Why do people have chimney sweeps at weddings and why are they deemed lucky?

Why do people have chimney sweeps at weddings and why are they deemed lucky?

It’s a question I get asked a lot. “Why do people have chimney sweeps at weddings?”, so here’s one possible answer, and my favourite.

The custom of having chimney sweeps attend weddings goes back a couple of hundred years to the reign of King George II.

Folklore tells us that whilst travelling in his carriage, King George II’s horses bolted. A chimney sweep came forward and took control of the situation and the King was saved from a very nasty accident. From that day forward the King decreed that all chimney sweeps were a sign of good luck and should be treated with respect. So much so, that on his daughter’s wedding day the King arranged for a chimney sweep to attend to ensure good luck and fortune in her marriage.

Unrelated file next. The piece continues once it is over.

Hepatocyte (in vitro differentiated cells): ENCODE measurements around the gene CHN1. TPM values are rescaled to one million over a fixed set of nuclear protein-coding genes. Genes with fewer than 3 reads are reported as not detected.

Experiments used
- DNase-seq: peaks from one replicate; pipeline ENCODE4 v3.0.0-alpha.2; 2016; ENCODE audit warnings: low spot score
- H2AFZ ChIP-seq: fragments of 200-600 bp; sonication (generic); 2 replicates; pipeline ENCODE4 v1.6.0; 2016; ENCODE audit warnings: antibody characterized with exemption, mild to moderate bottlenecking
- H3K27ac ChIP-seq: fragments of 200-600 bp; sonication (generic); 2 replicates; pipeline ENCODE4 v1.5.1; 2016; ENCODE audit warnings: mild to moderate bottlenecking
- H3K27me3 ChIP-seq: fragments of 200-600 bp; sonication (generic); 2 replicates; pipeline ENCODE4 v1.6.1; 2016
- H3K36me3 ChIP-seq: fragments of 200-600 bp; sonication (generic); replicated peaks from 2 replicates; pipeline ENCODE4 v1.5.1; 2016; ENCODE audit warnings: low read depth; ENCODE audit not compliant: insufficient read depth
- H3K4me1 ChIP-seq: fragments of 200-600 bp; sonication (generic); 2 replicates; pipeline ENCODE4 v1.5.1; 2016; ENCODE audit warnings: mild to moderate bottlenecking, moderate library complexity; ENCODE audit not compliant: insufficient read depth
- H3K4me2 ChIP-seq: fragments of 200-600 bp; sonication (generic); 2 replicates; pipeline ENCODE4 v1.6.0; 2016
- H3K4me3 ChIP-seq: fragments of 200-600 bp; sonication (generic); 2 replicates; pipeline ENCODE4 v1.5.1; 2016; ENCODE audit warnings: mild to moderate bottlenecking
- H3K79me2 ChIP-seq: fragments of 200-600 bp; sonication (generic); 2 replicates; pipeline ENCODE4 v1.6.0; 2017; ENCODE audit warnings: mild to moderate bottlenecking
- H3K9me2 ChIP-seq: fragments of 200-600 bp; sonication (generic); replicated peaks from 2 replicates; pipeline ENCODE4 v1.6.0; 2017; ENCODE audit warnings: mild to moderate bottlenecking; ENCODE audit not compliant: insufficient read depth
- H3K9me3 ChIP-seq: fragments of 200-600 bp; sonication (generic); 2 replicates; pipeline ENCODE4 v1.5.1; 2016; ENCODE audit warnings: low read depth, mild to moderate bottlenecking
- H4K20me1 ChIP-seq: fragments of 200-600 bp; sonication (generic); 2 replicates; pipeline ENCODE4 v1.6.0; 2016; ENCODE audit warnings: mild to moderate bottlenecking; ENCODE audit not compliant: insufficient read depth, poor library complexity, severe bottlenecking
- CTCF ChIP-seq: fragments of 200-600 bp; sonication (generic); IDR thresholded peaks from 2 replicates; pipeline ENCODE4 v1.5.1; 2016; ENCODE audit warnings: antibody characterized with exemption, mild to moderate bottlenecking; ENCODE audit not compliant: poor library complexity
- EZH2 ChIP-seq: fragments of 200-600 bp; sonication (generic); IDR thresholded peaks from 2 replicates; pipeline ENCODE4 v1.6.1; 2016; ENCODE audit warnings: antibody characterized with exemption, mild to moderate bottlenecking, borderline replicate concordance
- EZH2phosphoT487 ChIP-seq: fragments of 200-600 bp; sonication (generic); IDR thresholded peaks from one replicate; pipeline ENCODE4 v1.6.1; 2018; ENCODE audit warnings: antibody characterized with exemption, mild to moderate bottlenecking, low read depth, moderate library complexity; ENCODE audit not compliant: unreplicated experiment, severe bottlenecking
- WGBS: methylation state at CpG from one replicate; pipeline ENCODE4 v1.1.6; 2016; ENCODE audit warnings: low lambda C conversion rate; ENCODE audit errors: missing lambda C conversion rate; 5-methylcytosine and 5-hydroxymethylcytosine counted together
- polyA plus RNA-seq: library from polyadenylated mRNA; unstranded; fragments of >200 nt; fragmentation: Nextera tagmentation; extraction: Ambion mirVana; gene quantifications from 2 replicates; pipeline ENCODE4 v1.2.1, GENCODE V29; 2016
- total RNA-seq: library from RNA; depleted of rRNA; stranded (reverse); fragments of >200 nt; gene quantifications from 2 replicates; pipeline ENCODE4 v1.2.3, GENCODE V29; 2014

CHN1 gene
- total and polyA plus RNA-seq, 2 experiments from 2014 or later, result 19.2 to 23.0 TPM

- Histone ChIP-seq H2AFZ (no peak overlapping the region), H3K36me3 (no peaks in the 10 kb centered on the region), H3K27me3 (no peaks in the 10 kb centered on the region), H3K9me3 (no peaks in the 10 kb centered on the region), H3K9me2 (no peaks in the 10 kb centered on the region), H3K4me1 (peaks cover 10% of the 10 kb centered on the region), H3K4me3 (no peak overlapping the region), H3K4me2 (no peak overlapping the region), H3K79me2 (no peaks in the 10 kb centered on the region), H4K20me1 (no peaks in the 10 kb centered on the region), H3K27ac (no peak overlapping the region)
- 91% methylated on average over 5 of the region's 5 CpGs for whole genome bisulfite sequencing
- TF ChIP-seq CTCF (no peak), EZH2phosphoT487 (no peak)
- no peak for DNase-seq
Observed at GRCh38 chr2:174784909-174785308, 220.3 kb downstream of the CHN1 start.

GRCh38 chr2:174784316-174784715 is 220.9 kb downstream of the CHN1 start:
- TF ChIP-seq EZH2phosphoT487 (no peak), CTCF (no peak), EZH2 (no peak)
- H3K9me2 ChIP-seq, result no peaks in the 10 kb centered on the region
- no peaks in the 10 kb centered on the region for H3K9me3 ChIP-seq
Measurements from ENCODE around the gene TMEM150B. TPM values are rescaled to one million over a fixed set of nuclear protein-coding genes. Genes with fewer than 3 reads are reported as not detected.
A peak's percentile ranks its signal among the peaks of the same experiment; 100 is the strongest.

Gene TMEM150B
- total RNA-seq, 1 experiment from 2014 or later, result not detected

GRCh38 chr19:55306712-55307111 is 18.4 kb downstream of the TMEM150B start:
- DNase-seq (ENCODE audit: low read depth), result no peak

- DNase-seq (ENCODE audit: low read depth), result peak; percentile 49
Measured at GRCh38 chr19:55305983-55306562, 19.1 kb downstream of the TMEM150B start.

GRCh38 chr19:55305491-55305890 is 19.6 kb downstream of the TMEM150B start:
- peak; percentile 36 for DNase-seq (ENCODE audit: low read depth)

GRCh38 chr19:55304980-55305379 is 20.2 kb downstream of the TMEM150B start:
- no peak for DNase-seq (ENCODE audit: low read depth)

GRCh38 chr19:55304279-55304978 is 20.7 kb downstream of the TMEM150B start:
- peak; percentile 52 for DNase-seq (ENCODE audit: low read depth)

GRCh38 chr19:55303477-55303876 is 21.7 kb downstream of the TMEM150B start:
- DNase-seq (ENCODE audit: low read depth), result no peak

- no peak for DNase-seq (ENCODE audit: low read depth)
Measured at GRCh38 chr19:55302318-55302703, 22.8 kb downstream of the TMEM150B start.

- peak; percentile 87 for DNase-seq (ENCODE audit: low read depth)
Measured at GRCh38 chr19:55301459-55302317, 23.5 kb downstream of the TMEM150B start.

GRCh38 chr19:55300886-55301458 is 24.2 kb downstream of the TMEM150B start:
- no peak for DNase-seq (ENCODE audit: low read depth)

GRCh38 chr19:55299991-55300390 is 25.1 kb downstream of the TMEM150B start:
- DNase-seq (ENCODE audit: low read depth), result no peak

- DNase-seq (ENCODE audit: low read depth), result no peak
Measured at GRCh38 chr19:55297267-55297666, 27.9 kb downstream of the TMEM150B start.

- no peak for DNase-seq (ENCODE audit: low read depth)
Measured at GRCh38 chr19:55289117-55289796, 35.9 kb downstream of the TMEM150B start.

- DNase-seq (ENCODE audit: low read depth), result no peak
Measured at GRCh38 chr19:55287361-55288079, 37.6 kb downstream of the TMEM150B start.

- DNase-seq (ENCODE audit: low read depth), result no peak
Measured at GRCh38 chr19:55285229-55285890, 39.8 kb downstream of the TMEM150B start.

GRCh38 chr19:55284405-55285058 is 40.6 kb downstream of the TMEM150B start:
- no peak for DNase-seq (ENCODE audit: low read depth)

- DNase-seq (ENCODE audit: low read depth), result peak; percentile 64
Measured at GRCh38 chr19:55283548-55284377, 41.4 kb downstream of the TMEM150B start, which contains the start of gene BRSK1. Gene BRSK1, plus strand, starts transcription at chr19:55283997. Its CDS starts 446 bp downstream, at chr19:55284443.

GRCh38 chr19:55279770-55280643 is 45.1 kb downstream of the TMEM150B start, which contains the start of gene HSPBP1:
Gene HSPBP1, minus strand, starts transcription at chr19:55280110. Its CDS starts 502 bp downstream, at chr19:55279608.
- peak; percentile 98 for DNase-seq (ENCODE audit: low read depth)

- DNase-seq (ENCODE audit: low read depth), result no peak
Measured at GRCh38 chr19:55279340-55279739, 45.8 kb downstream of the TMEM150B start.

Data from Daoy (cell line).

There are other legends associated with the lucky chimney sweep tradition, but this one is my favourite. Even the Queen and Prince Philip were greeted by a chimney sweep on their wedding day.

Today, chimney sweeps that attend weddings are usually kitted out in Victorian style with the obligatory dirty face to bring a little extra ambience to the celebrations.

 



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